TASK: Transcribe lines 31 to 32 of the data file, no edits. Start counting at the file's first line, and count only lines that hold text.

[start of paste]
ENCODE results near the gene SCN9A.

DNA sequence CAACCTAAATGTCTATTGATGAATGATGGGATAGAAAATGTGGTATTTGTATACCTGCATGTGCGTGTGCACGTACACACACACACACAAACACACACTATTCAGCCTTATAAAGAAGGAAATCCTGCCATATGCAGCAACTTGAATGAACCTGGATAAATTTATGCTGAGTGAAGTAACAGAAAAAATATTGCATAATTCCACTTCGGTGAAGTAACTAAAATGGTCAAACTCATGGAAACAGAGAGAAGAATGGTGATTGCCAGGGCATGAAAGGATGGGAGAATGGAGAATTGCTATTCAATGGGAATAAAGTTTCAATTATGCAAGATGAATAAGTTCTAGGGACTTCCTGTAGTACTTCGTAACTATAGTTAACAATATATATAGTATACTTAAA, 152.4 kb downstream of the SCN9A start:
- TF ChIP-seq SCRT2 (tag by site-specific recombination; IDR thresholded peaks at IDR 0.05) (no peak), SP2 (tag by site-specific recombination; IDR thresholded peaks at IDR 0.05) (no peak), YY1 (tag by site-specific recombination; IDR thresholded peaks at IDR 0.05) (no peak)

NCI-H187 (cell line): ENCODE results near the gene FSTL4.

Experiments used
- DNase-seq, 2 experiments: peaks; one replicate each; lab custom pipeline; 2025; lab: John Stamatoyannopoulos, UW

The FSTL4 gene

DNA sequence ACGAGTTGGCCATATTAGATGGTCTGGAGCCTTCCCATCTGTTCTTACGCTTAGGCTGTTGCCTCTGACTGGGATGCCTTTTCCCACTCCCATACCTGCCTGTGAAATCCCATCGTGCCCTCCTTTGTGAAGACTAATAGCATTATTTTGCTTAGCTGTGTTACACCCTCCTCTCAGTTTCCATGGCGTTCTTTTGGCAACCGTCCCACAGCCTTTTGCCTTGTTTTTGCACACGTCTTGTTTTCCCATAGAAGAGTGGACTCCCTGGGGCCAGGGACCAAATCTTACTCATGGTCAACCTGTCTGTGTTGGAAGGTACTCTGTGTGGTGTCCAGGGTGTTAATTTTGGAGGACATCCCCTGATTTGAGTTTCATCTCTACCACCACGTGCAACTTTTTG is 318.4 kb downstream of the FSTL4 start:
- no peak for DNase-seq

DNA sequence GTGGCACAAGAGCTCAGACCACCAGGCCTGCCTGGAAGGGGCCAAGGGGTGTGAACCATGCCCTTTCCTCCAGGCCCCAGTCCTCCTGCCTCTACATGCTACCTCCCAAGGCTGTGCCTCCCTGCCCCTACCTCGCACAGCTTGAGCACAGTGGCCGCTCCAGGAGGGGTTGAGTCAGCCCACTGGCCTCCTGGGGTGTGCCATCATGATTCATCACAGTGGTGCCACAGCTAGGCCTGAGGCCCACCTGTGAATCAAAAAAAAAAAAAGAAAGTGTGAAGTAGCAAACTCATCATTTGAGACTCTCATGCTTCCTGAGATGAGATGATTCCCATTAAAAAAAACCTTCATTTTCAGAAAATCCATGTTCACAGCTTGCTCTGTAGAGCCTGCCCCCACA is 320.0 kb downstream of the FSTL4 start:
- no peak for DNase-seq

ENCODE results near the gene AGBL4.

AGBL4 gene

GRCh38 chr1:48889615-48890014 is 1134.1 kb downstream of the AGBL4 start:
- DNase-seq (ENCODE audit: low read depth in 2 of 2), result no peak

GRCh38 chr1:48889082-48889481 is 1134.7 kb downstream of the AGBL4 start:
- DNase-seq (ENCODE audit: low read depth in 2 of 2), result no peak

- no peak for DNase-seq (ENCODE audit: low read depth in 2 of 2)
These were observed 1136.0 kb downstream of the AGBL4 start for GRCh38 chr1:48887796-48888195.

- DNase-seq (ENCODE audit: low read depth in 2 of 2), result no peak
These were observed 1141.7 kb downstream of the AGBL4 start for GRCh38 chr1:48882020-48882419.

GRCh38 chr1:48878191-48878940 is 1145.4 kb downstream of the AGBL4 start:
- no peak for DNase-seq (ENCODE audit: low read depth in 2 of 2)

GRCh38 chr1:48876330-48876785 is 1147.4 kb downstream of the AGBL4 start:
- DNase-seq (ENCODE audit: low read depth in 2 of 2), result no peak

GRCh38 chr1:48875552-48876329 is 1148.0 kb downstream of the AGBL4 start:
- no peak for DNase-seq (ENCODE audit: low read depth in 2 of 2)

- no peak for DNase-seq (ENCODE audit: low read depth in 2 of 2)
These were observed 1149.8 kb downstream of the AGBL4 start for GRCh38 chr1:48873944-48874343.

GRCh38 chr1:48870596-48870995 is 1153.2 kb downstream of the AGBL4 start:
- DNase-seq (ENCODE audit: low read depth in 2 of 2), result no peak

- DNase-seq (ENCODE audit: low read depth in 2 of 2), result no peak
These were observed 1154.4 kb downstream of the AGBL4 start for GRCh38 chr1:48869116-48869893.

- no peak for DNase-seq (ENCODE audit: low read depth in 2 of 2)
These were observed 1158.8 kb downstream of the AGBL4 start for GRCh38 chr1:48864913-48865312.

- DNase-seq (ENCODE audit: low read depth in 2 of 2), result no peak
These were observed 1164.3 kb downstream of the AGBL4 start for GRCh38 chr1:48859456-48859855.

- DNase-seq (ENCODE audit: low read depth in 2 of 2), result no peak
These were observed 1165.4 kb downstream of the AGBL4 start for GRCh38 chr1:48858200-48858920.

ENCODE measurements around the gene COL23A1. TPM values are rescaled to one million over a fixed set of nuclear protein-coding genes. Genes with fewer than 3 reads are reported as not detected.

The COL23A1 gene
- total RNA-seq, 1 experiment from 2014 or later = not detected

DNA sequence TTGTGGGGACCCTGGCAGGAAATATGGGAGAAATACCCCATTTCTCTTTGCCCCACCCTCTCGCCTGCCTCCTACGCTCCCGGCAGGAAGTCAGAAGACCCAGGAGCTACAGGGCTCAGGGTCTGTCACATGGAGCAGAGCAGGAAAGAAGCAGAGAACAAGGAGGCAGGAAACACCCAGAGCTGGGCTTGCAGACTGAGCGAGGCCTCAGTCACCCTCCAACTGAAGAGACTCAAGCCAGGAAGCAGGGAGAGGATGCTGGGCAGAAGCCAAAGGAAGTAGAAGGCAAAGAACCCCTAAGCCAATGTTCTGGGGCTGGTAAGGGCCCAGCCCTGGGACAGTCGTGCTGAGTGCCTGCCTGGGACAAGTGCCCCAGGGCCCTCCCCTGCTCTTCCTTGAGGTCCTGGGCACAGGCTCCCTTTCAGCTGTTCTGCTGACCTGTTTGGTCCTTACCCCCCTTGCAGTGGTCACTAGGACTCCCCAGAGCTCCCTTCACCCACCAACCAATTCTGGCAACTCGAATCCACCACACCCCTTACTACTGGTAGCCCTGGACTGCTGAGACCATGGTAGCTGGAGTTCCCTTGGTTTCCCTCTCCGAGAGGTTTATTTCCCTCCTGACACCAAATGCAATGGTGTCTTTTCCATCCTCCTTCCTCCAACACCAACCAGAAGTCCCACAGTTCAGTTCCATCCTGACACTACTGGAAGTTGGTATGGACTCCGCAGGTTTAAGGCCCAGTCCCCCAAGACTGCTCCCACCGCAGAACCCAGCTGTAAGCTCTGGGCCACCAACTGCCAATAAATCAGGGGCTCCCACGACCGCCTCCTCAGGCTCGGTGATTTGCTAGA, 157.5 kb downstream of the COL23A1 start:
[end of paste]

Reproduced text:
- DNase-seq (ENCODE audit: low read depth in 2 of 2), result no peak

- DNase-seq (ENCODE audit: low read depth in 2 of 2), result no peak